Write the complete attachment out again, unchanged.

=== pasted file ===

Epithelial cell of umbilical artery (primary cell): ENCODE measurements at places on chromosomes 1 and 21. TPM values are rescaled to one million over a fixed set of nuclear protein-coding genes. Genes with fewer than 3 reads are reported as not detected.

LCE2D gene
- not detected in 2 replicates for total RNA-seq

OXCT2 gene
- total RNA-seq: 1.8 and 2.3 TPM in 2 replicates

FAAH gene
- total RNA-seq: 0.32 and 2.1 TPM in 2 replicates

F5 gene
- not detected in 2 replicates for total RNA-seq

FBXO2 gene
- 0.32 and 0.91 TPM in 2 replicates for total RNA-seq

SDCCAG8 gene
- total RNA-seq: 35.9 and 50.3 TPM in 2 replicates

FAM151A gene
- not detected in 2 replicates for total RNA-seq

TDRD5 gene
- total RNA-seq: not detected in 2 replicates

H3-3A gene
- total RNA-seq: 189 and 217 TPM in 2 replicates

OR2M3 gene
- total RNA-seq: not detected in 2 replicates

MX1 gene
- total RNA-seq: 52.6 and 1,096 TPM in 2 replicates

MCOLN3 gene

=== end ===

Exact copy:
Epithelial cell of umbilical artery (primary cell): ENCODE measurements at places on chromosomes 1 and 21. TPM values are rescaled to one million over a fixed set of nuclear protein-coding genes. Genes with fewer than 3 reads are reported as not detected.

LCE2D gene
- not detected in 2 replicates for total RNA-seq

OXCT2 gene
- total RNA-seq: 1.8 and 2.3 TPM in 2 replicates

FAAH gene
- total RNA-seq: 0.32 and 2.1 TPM in 2 replicates

F5 gene
- not detected in 2 replicates for total RNA-seq

FBXO2 gene
- 0.32 and 0.91 TPM in 2 replicates for total RNA-seq

SDCCAG8 gene
- total RNA-seq: 35.9 and 50.3 TPM in 2 replicates

FAM151A gene
- not detected in 2 replicates for total RNA-seq

TDRD5 gene
- total RNA-seq: not detected in 2 replicates

H3-3A gene
- total RNA-seq: 189 and 217 TPM in 2 replicates

OR2M3 gene
- total RNA-seq: not detected in 2 replicates

MX1 gene
- total RNA-seq: 52.6 and 1,096 TPM in 2 replicates

MCOLN3 gene